In any given season there are highs and lows associated with winning and losing.
When a hockey team is winning, there is flow and a feeling like they are on top of the world. However, when that winning streak flips and becomes a losing streak, it can be mentally and physically draining on both coaches and players.
The momentum of losing takes on a life of its own. Players and coaches begin to force their game. Their performances suffer and the flow that came with winning becomes just a thing of the past. Losses beginning to mount. Teams begin to focus on trying not to lose rather than focusing on winning.
From an energy perspective, whatever we focus on expands and becomes our reality. That is why losing can continue longer than anticipated. The team becomes mentally fragile and can begin to start blaming each other or external circumstances. So, if you ever find your team going through a losing streak, here are ten things you can do to shorten its duration.
- Accept what is. Embracing the fact that things are what they are, without judgement, is the first step in moving forward.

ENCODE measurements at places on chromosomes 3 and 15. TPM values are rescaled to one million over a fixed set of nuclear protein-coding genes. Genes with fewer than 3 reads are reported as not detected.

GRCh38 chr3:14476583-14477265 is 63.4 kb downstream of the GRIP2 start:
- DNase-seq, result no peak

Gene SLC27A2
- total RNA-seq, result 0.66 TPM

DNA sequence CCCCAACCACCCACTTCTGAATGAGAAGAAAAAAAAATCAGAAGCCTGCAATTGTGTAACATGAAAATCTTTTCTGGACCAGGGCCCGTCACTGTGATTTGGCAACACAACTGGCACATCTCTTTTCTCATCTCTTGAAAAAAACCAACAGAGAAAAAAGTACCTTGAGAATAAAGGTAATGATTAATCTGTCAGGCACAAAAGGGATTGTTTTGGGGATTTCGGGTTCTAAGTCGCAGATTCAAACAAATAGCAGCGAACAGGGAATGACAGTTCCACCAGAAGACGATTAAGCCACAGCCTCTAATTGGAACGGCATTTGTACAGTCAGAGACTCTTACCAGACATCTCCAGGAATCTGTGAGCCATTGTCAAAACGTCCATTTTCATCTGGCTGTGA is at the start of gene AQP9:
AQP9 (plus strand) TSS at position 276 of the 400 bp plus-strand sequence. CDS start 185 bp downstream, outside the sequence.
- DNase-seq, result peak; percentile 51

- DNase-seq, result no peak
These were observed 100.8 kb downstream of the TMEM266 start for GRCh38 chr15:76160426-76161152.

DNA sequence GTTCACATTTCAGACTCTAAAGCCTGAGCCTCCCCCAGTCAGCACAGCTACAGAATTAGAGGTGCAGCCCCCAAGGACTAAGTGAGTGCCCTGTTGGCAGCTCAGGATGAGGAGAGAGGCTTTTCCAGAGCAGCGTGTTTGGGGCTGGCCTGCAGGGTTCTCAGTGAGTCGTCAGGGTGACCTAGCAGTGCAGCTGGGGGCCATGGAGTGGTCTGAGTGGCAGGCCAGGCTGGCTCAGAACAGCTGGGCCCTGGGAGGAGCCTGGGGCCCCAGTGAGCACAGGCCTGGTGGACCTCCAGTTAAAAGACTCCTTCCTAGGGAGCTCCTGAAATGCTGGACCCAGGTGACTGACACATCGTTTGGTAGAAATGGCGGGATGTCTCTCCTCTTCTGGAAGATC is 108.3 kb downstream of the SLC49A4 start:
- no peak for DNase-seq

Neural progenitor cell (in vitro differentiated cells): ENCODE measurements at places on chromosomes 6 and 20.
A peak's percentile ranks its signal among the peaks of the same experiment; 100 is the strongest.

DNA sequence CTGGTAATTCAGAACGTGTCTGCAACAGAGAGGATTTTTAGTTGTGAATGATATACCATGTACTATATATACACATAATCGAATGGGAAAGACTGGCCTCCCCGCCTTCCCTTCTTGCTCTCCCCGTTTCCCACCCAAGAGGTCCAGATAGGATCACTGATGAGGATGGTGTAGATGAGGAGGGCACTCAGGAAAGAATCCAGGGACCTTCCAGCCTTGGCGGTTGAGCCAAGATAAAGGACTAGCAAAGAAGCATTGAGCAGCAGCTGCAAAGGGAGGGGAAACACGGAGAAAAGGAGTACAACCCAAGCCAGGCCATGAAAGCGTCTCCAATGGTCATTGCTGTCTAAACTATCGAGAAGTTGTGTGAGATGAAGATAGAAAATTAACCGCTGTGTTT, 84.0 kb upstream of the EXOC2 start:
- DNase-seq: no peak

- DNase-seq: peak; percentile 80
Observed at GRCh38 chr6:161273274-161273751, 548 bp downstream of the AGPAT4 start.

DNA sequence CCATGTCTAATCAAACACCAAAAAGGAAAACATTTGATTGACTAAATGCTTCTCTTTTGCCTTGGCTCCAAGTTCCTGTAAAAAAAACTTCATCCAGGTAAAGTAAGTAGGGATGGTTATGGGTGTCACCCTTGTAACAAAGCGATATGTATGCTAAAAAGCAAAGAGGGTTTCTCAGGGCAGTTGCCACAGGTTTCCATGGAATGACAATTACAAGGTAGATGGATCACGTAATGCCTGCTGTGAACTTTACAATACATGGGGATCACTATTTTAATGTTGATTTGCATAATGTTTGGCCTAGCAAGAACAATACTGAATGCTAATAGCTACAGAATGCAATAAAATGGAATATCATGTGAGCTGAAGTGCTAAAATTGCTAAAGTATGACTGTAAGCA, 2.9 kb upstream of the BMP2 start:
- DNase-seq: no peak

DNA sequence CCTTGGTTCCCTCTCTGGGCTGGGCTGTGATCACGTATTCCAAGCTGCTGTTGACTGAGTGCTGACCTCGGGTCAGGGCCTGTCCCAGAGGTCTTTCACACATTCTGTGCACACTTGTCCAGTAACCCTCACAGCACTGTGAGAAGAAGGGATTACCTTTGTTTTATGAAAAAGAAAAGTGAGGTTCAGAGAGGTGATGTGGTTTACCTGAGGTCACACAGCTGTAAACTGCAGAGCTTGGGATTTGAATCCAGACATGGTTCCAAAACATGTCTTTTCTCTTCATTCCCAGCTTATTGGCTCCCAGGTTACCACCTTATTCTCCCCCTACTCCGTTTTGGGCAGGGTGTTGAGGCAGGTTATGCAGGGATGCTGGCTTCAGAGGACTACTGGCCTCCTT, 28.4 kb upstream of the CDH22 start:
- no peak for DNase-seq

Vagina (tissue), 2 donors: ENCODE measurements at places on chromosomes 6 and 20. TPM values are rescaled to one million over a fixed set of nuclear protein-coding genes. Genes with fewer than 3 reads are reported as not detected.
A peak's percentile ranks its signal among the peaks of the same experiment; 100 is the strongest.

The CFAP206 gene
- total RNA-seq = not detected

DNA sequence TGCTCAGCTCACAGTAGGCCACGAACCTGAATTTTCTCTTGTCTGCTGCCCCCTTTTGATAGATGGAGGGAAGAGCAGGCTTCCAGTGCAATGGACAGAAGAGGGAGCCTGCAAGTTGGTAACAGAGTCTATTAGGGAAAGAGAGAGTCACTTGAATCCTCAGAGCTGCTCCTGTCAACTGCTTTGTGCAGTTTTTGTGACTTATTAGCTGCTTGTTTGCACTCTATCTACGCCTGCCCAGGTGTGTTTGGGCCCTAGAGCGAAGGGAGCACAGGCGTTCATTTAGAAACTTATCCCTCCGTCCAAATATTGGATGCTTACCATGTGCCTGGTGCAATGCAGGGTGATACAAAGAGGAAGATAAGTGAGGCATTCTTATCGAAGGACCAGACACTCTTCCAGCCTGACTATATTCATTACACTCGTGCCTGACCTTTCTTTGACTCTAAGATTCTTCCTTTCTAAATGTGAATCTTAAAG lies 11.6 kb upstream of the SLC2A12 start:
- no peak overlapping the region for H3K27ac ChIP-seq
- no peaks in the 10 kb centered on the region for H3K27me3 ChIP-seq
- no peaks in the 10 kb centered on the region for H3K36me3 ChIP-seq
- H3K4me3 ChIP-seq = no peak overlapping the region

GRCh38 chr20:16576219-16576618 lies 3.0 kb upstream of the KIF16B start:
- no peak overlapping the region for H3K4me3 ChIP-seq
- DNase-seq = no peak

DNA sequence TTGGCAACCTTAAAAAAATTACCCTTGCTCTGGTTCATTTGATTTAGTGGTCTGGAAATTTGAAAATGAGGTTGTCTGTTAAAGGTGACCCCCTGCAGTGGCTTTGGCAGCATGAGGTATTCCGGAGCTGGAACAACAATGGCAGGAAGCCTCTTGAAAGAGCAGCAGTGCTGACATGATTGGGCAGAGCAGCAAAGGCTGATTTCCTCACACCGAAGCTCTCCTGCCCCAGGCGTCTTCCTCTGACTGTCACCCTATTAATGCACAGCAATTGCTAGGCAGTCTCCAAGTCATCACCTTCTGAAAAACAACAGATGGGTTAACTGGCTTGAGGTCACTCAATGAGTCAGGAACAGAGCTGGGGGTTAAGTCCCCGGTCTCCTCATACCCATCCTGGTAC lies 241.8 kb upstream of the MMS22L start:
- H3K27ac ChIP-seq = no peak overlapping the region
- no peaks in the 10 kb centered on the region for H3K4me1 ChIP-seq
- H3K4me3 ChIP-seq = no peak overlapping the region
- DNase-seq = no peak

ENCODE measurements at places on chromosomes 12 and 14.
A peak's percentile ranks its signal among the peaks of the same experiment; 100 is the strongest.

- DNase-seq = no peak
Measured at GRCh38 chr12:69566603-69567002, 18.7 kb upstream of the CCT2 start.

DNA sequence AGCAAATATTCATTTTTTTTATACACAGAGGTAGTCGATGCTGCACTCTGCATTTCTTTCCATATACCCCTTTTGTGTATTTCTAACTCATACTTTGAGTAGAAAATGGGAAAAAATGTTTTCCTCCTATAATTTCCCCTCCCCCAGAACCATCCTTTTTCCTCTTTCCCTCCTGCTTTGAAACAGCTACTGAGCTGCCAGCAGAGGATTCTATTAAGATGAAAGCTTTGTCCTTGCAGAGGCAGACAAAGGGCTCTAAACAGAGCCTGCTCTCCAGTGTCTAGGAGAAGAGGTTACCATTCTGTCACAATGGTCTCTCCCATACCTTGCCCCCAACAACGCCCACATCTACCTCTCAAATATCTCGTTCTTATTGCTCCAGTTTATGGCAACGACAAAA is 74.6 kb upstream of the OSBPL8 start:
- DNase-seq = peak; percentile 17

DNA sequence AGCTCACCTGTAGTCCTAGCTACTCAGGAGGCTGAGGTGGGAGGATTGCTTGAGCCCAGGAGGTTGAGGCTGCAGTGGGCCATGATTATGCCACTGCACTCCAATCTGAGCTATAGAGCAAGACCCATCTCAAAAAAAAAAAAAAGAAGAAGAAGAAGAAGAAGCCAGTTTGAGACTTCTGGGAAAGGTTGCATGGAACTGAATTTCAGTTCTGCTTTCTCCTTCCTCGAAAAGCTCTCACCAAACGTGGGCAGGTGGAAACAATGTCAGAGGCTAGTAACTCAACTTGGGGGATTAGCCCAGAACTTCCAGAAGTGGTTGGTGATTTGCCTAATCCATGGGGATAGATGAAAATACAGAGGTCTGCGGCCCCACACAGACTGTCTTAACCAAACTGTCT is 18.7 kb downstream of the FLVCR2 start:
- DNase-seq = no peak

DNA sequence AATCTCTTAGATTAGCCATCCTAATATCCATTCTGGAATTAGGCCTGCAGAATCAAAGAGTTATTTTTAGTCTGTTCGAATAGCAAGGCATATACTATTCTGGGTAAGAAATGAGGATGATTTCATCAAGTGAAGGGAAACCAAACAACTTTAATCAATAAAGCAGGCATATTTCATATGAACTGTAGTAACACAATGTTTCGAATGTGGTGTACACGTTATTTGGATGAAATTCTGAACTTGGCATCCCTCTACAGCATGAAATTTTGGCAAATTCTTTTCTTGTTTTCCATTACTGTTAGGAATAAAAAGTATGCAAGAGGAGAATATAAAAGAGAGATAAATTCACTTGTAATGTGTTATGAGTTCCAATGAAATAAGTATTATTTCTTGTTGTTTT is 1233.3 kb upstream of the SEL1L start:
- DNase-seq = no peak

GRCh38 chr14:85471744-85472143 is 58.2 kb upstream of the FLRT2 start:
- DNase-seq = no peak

- Understand that it is not the past that creates the future, it is what each individual player and coach commits to being in the moment that will create an end to the streak.
- Focus on the process not the outcome. Have a one shift at a team mentally and strive to be better than the last shift. Only in the moment does a hockey player any power to affect the outcome.
- Learn lessons from the losses and ease up on the good and bad judgements that are prevalent in many game video review meetings. Instead talk about being more or less effective in the moment.
- Trust the process. Every season has its ups and downs. Trust the game plan, your players, and the journey. Since the only constant thing in life is change, know that things will turn around as you focus on helping your team be their best in whatever moment they are in.
- Be audible ready. If what you are doing is not working don’t be afraid to try something else. Trust your hockey instincts.
- Be 100% energetically engaged in your role. Whether you are a player or coach, be fearless and present in the moment. Stay externally focused on the game rather than trying to overthink it.
- Manage your thought world. During the game, high performers are most effective when they are seeing and feeling the game. Mismanaging emotions can often lead to taking bad penalties that can put your team behind the eight ball.
- Stay united and connected as a team. A team that wins together must also learn how to lose together.
- Understand that with every perceived failure (loss) there is an equal and equivalent opportunity. Every great and successful hockey team has had its team character forged in the fires of adversity.
Featured image credit: Chris Mast